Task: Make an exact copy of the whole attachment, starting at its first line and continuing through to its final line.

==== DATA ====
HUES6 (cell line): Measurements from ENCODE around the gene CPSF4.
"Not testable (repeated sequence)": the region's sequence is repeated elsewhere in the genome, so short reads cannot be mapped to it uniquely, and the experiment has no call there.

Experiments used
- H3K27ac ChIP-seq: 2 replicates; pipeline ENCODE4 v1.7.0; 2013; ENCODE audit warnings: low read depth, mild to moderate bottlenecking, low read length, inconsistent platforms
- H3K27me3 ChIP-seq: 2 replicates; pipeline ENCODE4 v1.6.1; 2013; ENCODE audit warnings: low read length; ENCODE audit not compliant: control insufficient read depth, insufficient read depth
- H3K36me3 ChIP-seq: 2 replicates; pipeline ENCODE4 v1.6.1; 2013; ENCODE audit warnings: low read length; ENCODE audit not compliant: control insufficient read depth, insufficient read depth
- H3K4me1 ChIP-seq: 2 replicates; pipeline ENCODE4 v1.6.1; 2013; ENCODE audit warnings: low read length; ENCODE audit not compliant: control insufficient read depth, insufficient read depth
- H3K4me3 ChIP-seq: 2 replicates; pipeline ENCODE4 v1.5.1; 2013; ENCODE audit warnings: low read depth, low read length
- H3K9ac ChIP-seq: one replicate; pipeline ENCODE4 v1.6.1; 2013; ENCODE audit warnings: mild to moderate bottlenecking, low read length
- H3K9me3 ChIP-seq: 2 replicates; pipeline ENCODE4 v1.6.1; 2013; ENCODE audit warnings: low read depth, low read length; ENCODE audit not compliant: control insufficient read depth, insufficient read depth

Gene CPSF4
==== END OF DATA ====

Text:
HUES6 (cell line): Measurements from ENCODE around the gene CPSF4.
"Not testable (repeated sequence)": the region's sequence is repeated elsewhere in the genome, so short reads cannot be mapped to it uniquely, and the experiment has no call there.

Experiments used
- H3K27ac ChIP-seq: 2 replicates; pipeline ENCODE4 v1.7.0; 2013; ENCODE audit warnings: low read depth, mild to moderate bottlenecking, low read length, inconsistent platforms
- H3K27me3 ChIP-seq: 2 replicates; pipeline ENCODE4 v1.6.1; 2013; ENCODE audit warnings: low read length; ENCODE audit not compliant: control insufficient read depth, insufficient read depth
- H3K36me3 ChIP-seq: 2 replicates; pipeline ENCODE4 v1.6.1; 2013; ENCODE audit warnings: low read length; ENCODE audit not compliant: control insufficient read depth, insufficient read depth
- H3K4me1 ChIP-seq: 2 replicates; pipeline ENCODE4 v1.6.1; 2013; ENCODE audit warnings: low read length; ENCODE audit not compliant: control insufficient read depth, insufficient read depth
- H3K4me3 ChIP-seq: 2 replicates; pipeline ENCODE4 v1.5.1; 2013; ENCODE audit warnings: low read depth, low read length
- H3K9ac ChIP-seq: one replicate; pipeline ENCODE4 v1.6.1; 2013; ENCODE audit warnings: mild to moderate bottlenecking, low read length
- H3K9me3 ChIP-seq: 2 replicates; pipeline ENCODE4 v1.6.1; 2013; ENCODE audit warnings: low read depth, low read length; ENCODE audit not compliant: control insufficient read depth, insufficient read depth

Gene CPSF4